Departing in December 2017
In January 2017, a group of graduate students at UC Santa Barbara were awarded ship time through the UC Ship Funds program aboard R/V Sally Ride to plan and execute a scientific field survey in the Santa Barbara Channel from December 16-22, 2017.
Our cruise will address questions about diel biogeochemical links across trophic scales, from the surface ocean to the deep mesopelagic. We also received funding from the National Academies Keck Futures Initiative to include 3 artists aboard (a musician, illustrator, videographer), with the goal of bringing oceanography to the public eye through the mediums of art, music, photography, writing, and film. Our ‘ship-to-shore’ engagements will include pre- and post-cruise K12 activities, onboard ship operations to communicate with coastal and landlocked communities in creative ways, and post-cruise art exhibitions and science presentations in Santa Barbara. We thank the Associated Students Coastal Fund for their generous support in contributing to our post-cruise data processing.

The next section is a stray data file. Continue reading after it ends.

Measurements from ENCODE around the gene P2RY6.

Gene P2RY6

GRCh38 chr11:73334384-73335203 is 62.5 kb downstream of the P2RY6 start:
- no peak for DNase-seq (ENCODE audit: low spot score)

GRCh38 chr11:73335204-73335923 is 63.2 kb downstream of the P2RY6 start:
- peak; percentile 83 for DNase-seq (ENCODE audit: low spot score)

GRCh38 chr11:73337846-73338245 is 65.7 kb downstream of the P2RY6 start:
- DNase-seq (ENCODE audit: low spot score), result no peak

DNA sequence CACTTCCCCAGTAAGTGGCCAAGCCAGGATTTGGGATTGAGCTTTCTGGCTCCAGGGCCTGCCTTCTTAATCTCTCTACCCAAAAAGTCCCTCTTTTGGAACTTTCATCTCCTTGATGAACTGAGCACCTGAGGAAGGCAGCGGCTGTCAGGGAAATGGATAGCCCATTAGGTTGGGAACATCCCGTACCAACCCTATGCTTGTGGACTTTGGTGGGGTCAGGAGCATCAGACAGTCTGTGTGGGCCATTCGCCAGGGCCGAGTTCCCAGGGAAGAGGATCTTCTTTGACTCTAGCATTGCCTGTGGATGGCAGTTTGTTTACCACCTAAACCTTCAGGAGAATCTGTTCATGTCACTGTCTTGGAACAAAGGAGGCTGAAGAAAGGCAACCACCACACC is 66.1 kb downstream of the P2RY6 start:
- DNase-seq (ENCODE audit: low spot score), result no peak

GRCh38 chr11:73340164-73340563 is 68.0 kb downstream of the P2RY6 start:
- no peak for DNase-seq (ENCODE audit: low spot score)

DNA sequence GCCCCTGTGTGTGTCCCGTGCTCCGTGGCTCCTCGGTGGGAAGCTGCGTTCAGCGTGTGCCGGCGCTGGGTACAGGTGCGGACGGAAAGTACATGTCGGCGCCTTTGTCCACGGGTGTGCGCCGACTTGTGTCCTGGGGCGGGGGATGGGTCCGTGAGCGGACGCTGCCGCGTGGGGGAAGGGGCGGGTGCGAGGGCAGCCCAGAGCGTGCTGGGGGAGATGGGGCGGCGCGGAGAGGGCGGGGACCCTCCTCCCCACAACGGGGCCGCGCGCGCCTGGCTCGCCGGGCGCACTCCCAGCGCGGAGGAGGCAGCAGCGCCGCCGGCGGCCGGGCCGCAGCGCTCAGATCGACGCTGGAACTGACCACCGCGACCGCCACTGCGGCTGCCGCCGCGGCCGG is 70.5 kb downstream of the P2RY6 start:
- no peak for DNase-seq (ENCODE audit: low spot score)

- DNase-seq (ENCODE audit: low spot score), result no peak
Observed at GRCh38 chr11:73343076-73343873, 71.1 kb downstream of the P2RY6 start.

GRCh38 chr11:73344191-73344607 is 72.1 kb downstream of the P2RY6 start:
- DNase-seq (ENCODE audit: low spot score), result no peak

From Coast to Post
When we went to sea, we brought along postcards students from our sister schools had sent us, full of questions for the artists and scientists aboard the expedition. Here are some of the great answers we got.
We are a group of 19 scientists and 3 artists working in tandem at sea. We are led by Co-Chief Scientists Kelsey Bisson and Nick Huynh.
Our central question is: To what extent do daily variations in top down processes shape biogeochemical cycling in the region?
To answer this question we plan to measure a number of physical, biological, optical, and chemical variables. We will be joined at sea by our collaborators from the University of Washington, Skidaway Institute of Oceanography, and University of California, Santa Cruz to investigate the daily happenings of phytoplankton and their predators. We will start every 24 hour cycle at the same station, and we will drift with the plankton in their physical environment each day while we sample both the organisms and their surroundings.
Across the country, from Maine to Ohio to California, we have connected with elementary, middle, and high school teachers at “sister schools.” These educators are interested in helping their students to engage with science, art, and technology, creating a proximal connection to the ocean despite the distance of some of these communities from the sea. Through the collaboration with these sister schools, we hope to establish a small network of educators and students around the country interested in bringing ocean science to their classrooms, with pathways to exchange resources and ideas about joining oceanography with their science, art, technology, and shop classes.